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MASON CITY, Iowa - Last July, the state of Iowa launched a task force to review IPERS, the state's public employees pension system. While lawmakers on both sides of the aisle told KIMT in January they think IPERS should remain untouched this year, one North Iowa teacher is worried about their pension.
Katie Koehler is a teacher with Mason City Public Schools, and has been paying into IPERS for 33 years. She says the positive ways IPERS was being run was an incentive for her to teach in Iowa. She's worried that if the system gets changed, it could impact the state's ability to recruit and retain new teachers.
"For our young educators to stay in Iowa, this was another positive. As a young teacher, I looked at and said, 'OK, what is available out there? What can keep me in this state?'", Koehler says.
In addition, Koehler says the program is functional being governed by the permanent Public Retirement System Committee, despite what some lawmakers are claiming otherwise.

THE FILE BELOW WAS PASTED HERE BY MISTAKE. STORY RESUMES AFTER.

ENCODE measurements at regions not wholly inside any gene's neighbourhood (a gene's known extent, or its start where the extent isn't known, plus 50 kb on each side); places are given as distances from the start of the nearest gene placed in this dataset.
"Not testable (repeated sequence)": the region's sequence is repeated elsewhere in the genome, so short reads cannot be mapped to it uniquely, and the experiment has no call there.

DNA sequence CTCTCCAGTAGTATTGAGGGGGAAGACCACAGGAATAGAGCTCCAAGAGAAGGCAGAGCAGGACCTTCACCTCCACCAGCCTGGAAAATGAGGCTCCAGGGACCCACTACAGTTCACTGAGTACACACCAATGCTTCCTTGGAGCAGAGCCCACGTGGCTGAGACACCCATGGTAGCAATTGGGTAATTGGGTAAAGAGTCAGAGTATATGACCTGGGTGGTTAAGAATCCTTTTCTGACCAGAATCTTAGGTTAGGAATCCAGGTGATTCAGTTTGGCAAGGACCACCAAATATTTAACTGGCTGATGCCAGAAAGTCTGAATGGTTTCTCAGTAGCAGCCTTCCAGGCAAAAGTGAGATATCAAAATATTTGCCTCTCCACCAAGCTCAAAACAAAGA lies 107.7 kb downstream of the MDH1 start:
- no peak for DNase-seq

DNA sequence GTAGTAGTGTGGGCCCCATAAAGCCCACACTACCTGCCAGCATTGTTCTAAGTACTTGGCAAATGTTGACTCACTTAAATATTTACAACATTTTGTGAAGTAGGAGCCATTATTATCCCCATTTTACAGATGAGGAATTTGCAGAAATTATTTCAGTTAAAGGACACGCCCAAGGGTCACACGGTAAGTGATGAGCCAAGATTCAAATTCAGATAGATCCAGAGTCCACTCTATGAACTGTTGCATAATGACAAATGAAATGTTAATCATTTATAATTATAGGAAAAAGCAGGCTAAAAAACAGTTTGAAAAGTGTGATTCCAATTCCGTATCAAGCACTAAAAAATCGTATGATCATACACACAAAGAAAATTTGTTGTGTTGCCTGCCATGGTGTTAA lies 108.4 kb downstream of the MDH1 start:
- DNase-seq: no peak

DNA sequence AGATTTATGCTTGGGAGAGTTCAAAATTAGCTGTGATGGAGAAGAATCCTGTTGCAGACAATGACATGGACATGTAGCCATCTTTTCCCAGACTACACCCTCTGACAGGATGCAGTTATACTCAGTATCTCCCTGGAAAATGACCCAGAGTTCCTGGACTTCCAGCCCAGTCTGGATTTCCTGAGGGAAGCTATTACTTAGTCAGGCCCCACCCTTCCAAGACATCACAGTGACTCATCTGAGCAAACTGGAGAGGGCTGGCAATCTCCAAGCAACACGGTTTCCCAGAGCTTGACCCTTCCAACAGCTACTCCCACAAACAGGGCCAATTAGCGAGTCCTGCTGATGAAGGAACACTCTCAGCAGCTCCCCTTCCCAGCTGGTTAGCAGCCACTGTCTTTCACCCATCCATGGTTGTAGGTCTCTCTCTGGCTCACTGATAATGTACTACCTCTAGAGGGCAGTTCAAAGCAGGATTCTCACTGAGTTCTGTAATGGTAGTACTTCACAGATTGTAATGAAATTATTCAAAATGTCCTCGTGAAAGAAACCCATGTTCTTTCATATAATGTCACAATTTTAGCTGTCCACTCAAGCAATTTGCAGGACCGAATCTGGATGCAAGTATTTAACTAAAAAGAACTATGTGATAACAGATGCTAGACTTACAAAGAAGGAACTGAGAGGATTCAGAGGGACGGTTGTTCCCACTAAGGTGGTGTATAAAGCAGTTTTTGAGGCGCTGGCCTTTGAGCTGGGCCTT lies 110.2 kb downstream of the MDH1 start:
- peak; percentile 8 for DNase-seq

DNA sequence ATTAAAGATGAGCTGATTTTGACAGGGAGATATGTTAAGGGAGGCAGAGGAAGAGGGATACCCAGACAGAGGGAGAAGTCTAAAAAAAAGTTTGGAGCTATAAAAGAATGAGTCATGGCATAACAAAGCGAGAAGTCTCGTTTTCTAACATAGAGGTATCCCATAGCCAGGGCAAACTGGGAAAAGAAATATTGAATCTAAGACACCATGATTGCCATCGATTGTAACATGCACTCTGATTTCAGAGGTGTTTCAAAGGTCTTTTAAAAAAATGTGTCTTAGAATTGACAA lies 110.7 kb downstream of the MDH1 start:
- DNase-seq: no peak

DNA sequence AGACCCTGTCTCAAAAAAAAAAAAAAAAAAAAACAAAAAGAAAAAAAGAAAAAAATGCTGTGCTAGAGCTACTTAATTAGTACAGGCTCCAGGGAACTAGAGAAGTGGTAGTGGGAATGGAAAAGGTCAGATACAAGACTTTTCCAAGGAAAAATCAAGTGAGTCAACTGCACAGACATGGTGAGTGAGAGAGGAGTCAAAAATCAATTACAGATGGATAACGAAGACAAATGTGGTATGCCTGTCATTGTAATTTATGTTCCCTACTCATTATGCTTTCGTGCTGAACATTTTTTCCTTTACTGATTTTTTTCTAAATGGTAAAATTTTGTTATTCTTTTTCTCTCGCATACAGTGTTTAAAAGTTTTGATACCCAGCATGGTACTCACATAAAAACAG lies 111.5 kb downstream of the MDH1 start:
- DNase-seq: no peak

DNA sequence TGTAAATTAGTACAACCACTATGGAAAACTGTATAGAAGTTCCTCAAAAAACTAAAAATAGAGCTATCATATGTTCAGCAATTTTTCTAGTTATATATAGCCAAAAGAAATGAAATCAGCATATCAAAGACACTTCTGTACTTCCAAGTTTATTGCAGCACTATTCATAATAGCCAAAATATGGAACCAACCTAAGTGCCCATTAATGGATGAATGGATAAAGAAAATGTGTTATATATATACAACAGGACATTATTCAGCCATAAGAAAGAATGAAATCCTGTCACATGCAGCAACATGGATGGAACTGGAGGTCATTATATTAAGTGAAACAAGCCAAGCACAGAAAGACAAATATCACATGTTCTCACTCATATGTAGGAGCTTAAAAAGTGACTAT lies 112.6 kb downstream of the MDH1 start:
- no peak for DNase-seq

"I don't understand why this state, and the people down in Des Moines, think they need to change this program. They say it's not viable, it definitely is viable. If you're an economic person, it's a longevity program. It's longevity savings. No, you're not going to get the diversified-type program, but it is a program set up for longevity," Koehler adds.
Koehler also adds that it's important for officials to listen to their constituents.
"I hope they start listening to the people, to their community members. Because I don't know if that's happening," Koehler says.
According to Koehler, 1 out of 10 workers in the state of Iowa, about 350,000 employees, are IPERS members.